The Sydney Opera House has achieved carbon neutrality five years ahead of schedule, joining the fast-growing carbon neutral movement.
The Opera House successfully reduced its carbon dioxide emissions by creating efficiencies in how it manages energy and waste, streamlining day-to-day business and building operations, and offsetting remaining emissions for the year 2017-2018 with help from major partner EnergyAustralia.
EnergyAustralia supported the Opera House’s pathway to carbon neutrality and provided funding to offset remaining emissions with native reforestation and renewable energy projects.
“No country on earth can give us a blueprint for the transformation to an energy system reliant on renewables, with low or zero emissions. Our challenge – and our job – is making sure families have access to cleaner, affordable and reliable power no matter where they live or what they earn,” EnergyAustralia Managing Director, Catherine Tanna, said.
“We’ve shown it’s possible for Australia’s most famous house to offset its carbon emissions, and we’re making it simple for millions of households around the country to do the same.”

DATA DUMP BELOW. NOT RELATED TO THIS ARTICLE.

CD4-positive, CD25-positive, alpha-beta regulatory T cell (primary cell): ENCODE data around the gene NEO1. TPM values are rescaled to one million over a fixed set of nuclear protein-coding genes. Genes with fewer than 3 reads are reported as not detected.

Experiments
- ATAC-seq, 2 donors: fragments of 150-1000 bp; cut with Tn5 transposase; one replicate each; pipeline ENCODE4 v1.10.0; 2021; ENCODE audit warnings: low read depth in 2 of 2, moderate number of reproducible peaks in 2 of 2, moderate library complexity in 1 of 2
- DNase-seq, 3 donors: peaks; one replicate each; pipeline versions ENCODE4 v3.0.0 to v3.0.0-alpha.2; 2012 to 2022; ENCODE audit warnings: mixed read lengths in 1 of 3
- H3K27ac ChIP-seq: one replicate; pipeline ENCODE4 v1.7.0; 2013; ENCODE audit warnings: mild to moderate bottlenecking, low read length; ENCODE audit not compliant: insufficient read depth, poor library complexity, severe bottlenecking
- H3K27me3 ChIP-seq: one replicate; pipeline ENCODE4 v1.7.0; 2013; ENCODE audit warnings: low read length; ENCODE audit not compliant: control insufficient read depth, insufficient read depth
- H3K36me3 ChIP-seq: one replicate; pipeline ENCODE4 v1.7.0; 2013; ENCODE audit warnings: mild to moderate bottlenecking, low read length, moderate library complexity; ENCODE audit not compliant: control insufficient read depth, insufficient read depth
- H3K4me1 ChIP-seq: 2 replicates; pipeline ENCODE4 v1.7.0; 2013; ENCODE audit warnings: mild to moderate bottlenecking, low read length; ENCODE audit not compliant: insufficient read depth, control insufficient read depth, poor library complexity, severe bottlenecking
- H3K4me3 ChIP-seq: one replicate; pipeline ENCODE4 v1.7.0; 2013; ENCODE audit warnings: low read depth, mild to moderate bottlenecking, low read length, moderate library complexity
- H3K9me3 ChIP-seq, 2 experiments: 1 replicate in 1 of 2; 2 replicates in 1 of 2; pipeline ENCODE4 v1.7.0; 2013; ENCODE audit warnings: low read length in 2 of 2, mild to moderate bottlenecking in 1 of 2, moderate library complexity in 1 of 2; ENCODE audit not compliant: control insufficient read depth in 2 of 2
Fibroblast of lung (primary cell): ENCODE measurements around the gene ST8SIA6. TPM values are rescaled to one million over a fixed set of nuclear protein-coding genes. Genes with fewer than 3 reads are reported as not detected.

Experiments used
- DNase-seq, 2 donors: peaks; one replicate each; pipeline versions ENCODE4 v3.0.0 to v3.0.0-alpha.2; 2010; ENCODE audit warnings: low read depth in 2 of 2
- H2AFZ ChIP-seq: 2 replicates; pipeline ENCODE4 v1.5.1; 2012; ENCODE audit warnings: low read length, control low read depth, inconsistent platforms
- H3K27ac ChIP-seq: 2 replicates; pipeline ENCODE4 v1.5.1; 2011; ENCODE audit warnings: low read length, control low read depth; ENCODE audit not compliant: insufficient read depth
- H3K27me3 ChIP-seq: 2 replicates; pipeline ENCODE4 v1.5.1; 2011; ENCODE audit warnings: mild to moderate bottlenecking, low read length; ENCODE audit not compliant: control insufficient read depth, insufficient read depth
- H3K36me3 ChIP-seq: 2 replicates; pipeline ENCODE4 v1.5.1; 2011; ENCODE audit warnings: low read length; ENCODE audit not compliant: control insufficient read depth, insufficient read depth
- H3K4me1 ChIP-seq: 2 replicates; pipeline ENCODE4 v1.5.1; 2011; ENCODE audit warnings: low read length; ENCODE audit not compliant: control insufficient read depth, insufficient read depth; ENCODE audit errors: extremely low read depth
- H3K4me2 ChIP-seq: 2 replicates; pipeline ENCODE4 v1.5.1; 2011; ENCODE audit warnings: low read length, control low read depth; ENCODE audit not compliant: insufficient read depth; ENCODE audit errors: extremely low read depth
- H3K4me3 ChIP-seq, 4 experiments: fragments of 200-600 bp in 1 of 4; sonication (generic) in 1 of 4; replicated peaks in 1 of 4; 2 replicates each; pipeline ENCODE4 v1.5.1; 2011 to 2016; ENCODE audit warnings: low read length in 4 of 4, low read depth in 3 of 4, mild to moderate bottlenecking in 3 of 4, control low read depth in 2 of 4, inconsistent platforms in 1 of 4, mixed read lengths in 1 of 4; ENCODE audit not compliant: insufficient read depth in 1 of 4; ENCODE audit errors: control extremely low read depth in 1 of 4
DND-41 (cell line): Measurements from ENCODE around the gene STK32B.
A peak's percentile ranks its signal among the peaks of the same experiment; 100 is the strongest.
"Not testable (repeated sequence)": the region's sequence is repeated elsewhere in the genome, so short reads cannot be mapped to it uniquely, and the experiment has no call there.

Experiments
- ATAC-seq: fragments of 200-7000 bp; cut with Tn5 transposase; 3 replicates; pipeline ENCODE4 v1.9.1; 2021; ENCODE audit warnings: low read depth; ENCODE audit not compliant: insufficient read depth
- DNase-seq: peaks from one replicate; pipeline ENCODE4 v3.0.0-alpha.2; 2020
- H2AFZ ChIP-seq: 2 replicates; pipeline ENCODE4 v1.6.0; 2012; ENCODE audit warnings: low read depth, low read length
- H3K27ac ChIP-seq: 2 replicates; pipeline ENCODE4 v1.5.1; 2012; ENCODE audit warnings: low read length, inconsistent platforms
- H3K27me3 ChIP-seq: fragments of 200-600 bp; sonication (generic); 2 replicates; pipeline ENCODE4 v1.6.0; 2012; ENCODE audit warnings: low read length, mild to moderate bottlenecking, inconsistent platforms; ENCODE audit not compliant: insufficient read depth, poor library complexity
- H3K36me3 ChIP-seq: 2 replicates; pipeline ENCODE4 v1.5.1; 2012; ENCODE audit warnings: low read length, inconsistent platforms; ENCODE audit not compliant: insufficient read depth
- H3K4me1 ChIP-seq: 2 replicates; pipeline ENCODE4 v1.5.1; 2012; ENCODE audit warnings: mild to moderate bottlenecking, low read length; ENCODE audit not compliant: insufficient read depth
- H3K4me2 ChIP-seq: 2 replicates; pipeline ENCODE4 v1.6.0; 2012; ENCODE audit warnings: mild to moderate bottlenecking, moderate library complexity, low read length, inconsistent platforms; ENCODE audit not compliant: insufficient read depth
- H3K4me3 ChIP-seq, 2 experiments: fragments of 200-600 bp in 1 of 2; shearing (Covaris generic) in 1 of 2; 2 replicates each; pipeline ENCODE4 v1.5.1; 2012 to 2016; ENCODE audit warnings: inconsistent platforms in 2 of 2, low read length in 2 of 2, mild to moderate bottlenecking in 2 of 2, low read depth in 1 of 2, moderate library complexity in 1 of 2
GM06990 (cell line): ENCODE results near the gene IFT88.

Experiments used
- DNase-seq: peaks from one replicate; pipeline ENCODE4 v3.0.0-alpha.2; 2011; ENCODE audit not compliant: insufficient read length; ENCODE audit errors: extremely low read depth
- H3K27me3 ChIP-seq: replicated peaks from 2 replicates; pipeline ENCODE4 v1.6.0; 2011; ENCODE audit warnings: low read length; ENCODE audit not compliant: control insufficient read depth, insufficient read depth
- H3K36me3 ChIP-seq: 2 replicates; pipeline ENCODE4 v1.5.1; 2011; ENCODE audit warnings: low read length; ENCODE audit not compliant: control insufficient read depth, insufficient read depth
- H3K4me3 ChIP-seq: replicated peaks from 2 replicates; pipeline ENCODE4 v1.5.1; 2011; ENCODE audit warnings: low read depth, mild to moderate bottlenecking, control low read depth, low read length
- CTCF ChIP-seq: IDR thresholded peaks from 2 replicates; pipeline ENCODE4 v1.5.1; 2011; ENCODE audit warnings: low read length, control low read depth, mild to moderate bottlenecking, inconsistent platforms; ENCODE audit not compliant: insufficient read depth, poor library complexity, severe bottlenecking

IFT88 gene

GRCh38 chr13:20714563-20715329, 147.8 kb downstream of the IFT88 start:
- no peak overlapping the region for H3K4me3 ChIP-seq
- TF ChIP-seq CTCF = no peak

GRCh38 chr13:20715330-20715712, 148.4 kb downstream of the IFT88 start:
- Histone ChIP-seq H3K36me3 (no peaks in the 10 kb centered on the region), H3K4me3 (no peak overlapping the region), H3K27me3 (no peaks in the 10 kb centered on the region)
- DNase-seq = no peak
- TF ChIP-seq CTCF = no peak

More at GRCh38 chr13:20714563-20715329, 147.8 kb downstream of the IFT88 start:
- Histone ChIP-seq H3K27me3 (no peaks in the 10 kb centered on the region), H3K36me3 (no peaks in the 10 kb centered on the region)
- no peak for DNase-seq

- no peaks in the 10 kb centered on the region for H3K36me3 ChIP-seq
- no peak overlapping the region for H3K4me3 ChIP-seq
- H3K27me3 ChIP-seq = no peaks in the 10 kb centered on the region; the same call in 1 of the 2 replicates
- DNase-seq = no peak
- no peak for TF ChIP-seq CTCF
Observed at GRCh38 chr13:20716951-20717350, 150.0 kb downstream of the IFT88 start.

“Sustainability is in the Opera House’s DNA,” said Sydney Opera House CEO, Louise Herron AM. “Architect Jørn Utzon incorporated sustainable design into the fabric of the building in the 1960s. We aim to honour and enhance this legacy by embedding sustainable thinking into everything we do. I’m proud to announce that thanks to long-term focus, creativity and the support of our partner EnergyAustralia, we’ve become carbon neutral five years ahead of target..
“Each year the Opera House hosts thousands of events and serves millions of meals – producing 5000 cubic metres of waste and using electricity equivalent to 2500 households (16 gigawatts). It’s our responsibility to find innovative solutions to reduce our carbon footprint and inspire our community to do the same.”